The Eighth U.S. Circuit Court of Appeals has upheld the rights of free speech and peaceable assembly -- all it took was seven zombies and a simulated weapon of mass destruction.
Last week, the City of Minneapolis agreed to pay $165,000 to the so-called Zombie Seven, settling a case that over four years came to address far more than zombie make-up.
In 2006, seven friends got together in downtown Minneapolis as the city celebrated a weeklong Aquatennial. They were dressed like zombies and carried a few duffel bags filled with speakers and a microphone in what was supposed to be a piece of social commentary on mindless consumerism -- part prank, part political statement and part lighthearted street theater.
Raphi Rechitsky was one of the participants.
"This was a zombie dance party that a few of my acquaintances put together," he told AOL News. "I thought I would join, have a fun time instead of going out to the bars on a Saturday, get involved in some satirical social commentary and have some fun in the process." Not long after the zombie gathering began, police came by and asked the zombie protesters to turn down their music and not lurch toward any of the other pedestrians on the sidewalks. The zombies agreed and the police left. The group thought it was settled.
They could not have been more wrong.
An hour later, the police returned. The seven weren't performing anymore; they were watching a drumline perform and had put their equipment away.
But police took them into the station, where a sergeant had a bomb specialist examine the bags. The specialist confirmed that the bags didn't have anything other than speakers and wires, but the group was arrested, booked and jailed for simulated weapons of mass destruction, a state offense punishable by up to 10 years' imprisonment
Jake Sternberg, another member of the group, said the charge was concocted later.
"They knew what we had, because two officers had come up an hour earlier and asked us to turn it down," Sternberg said. "The police were rifling through our bags looking for drugs. They asked us, 'You like to travel, huh? We're going to make sure you never get on a plane again.' They did it on purpose.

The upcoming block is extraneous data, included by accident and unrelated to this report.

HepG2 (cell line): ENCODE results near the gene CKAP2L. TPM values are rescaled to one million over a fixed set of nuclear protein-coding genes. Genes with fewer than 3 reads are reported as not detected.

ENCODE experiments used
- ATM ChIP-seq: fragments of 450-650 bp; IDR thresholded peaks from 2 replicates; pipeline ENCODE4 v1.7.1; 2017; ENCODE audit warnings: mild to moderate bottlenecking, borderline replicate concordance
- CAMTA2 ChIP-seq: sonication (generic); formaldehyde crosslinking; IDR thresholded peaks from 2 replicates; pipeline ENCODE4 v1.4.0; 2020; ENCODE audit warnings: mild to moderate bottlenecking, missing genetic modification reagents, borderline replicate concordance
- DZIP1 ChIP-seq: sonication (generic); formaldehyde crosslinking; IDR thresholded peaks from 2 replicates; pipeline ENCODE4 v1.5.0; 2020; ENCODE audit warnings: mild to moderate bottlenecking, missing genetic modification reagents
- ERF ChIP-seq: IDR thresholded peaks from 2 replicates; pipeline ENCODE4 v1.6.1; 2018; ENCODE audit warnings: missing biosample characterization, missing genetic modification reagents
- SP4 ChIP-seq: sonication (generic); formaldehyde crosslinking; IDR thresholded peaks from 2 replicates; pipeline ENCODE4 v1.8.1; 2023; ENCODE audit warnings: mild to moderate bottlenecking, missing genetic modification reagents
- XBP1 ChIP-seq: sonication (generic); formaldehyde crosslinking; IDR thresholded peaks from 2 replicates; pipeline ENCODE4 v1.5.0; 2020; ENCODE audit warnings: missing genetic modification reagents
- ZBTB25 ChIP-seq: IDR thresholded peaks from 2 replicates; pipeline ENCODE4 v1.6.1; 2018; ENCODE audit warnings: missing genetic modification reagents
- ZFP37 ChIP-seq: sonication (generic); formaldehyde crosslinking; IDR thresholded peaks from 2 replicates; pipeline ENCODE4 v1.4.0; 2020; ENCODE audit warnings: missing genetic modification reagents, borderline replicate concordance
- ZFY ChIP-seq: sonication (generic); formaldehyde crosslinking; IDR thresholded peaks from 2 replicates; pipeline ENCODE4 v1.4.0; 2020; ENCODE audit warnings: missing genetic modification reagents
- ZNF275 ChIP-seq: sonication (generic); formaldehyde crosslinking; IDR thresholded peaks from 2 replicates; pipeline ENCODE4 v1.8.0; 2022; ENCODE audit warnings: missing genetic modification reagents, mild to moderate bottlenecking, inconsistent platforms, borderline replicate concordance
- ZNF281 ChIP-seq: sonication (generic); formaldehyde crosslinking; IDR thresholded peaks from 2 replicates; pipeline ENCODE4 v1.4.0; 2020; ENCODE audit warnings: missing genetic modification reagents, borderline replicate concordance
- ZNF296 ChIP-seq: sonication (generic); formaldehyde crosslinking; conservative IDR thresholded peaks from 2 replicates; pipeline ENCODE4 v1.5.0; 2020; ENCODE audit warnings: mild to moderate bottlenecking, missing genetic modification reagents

"On my record it says 'weapons of mass destruction' and because of that, I can't even get into Canada. Once it's in the computer, it never comes out," Sternberg added. "The (arrest record being expunged) will be added on as a follow-up attachment, but not everybody will read that. That's what I'm facing for the rest of my life."
Rechitsky said the police used it so the group would have to remain in custody.
"Ultimately we were never charged with anything. And this is a part of the traumatizing experience of having this charge over your head while you're in for the weekend without getting bailed out."
Sternberg, who had lost the lower part of his leg from a motorcycle accident, had his prosthetic limb taken way so he couldn't use it as a weapon.
The group sued the City of Minneapolis and 13 of its police officers, but the police were granted a summary judgment by the court.
"It took six months to address the request for summary judgment," Sternberg said. "The judge was saying that because we were wearing 'funny clothes' our behavior and conduct was not protected First Amendment conduct."
The group appealed, and the Eighth U.S. Circuit Court of Appeals overturned the lower court's ruling, prompting the City of Minneapolis to settle the case last week.
The city attorney's office was not available for comment.
Instead of feeling victorious, Rechitsky and Sternberg seem more relieved that it's just over.
"We would have liked to get a formal apology from the city for the abuse we endured; however, what we wanted was to protect freedom of artistic, social and political expression for others in the future," Rechitsky said. "We already won that because of the appeals court decision, who rightly sided with us and the First Amendment.
"The city mentioned that it was in their interests to settle. And I certainly agree with that, because we could have taken this to trial and won, won a much larger settlement that would have cost the taxpayers much more money, but we didn't want to do that. We had already obtained a decision from the appeals court that protected freedom of political expression for others in this position."
Sternberg agreed, but he didn't think he would have changed anything if he faced the experience again.
"I want people to learn from this, I want people to understand," he said. "For me to say that I regret that would be to say that we live in a society where we're afraid to dance on the street. I won't say that. No way."
~ from AOL Weird News
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